Introduction: In recent decades, the dramatic rise of obesity among youth in the US has been accompanied by a rise in the prevalence of type 2 diabetes (T2D) in this population. This alarming trend underscores the importance of conducting trials to evaluate new therapies in children with T2D.
Methods: A targeted review of peer-reviewed literature and trials registered on www.clinicaltrials.gov was conducted in January 2021 to identify pharmaceutical interventional studies in youth with T2D. Information regarding enrollment data, study design elements, subjects' baseline characteristics, and key treatment outcomes was documented.
Results: Among the 16 clinical studies included in this review, only five appeared to meet projected enrollment targets in < 4 years. Although three other studies met recruitment targets, two took approximately 5 years to complete and the third took nearly 10 years.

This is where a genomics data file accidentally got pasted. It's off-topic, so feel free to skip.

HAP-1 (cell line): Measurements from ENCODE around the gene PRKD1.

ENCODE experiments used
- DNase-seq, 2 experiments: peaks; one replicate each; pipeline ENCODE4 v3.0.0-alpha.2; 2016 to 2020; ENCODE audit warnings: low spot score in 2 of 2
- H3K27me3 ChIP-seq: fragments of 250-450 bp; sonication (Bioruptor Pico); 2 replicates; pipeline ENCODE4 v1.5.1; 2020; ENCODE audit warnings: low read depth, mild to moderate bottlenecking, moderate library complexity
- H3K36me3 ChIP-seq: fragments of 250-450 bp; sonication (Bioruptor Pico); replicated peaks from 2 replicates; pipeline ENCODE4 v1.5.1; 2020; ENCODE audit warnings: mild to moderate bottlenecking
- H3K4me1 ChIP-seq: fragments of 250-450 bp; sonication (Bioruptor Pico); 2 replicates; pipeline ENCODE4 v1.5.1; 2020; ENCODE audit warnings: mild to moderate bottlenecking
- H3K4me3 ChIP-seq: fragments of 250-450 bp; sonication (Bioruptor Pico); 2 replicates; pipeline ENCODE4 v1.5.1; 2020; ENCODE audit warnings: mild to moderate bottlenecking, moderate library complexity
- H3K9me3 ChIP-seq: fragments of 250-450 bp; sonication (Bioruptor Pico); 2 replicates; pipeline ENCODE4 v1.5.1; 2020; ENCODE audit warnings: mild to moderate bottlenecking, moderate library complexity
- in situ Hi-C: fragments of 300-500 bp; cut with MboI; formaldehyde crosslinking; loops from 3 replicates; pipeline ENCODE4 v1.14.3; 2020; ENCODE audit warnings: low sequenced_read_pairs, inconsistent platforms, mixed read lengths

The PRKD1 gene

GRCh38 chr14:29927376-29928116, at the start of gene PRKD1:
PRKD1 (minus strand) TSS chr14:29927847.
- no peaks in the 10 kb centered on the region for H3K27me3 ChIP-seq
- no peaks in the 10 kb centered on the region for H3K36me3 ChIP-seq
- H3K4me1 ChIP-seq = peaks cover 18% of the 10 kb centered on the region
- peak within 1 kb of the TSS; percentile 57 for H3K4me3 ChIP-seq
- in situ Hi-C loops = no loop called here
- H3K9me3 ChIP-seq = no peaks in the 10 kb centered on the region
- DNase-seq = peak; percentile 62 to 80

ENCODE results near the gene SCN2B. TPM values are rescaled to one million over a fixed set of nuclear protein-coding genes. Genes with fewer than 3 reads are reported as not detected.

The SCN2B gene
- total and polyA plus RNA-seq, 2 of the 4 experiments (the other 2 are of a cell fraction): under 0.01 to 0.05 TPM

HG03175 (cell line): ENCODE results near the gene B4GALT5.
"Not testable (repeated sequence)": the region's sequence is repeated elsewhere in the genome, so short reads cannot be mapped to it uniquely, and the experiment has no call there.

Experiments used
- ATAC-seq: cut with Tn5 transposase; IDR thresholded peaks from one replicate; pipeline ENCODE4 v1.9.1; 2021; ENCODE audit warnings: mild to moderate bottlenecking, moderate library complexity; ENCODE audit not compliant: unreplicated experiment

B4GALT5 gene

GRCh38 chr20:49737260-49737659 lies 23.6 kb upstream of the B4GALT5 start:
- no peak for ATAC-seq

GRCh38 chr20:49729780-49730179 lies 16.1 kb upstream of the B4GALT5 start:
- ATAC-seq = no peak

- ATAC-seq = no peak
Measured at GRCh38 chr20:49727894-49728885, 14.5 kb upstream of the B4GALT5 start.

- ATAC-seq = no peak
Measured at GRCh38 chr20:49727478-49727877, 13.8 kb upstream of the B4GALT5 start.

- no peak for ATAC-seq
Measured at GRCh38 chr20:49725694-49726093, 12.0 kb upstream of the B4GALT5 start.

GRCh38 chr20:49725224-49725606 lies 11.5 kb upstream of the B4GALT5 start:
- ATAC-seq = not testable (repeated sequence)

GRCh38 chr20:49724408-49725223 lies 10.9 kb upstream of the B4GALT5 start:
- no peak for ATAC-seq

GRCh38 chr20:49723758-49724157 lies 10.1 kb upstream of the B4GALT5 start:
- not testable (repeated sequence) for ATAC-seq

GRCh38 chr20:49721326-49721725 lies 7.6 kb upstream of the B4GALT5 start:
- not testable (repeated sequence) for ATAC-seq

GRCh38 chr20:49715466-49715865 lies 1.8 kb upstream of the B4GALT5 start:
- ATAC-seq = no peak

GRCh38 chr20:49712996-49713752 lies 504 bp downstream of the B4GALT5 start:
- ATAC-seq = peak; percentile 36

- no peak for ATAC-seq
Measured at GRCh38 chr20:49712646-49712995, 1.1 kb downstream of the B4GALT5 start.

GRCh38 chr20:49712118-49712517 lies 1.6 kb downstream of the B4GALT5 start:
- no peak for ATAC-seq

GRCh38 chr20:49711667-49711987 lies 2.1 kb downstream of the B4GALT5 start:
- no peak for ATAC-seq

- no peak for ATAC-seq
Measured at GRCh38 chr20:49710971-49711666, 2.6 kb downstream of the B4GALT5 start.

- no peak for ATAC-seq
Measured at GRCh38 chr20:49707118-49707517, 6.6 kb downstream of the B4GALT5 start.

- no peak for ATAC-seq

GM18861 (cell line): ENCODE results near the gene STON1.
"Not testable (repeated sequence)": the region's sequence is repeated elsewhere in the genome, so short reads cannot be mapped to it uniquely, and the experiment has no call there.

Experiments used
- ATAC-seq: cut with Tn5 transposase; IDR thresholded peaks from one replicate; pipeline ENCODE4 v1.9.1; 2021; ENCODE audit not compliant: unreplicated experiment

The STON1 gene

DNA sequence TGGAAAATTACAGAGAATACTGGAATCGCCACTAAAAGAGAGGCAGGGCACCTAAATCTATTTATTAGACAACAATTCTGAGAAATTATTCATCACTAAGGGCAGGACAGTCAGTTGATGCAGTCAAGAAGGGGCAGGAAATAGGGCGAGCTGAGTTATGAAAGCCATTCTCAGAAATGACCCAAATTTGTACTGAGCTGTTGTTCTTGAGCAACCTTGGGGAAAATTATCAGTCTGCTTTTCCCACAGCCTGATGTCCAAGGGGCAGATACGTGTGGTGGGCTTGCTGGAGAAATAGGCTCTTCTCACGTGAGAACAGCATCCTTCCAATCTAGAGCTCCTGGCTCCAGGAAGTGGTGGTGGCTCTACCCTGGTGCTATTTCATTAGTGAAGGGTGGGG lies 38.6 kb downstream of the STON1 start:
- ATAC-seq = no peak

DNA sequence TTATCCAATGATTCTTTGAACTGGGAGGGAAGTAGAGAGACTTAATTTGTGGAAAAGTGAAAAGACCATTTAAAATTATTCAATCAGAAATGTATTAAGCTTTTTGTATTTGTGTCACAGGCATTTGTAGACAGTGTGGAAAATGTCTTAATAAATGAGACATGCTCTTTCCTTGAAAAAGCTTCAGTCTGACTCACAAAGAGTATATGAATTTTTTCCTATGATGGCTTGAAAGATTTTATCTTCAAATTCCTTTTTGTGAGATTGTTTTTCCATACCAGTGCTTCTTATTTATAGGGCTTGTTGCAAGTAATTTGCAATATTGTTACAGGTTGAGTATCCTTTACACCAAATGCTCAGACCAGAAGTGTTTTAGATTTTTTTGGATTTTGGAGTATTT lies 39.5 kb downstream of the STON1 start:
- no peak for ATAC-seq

Conclusions: Despite legislation requiring evaluation of pharmaceutical treatments in pediatric populations, surprisingly few interventional studies have been conducted in children with T2D. This review highlights that recruitment challenges may be impeding the conduct and completion of interventional studies. Consequently, few pharmaceutical treatments have been proven to be effective and approved for children with T2D. Metformin and liraglutide remain the only non-insulin treatments formally approved in the US for use in this population. More clinical research is needed to support regulatory decision-making as well as treatment decisions for children with T2D in clinical settings. Sponsors and investigators will need to implement strategies for improving trial enrollment as well as work with regulatory agencies to develop novel study designs that may require fewer patients.
Keywords: Adolescent; Clinical trial; Pediatric; Type 2 diabetes; Youth.
© 2021. The Author(s).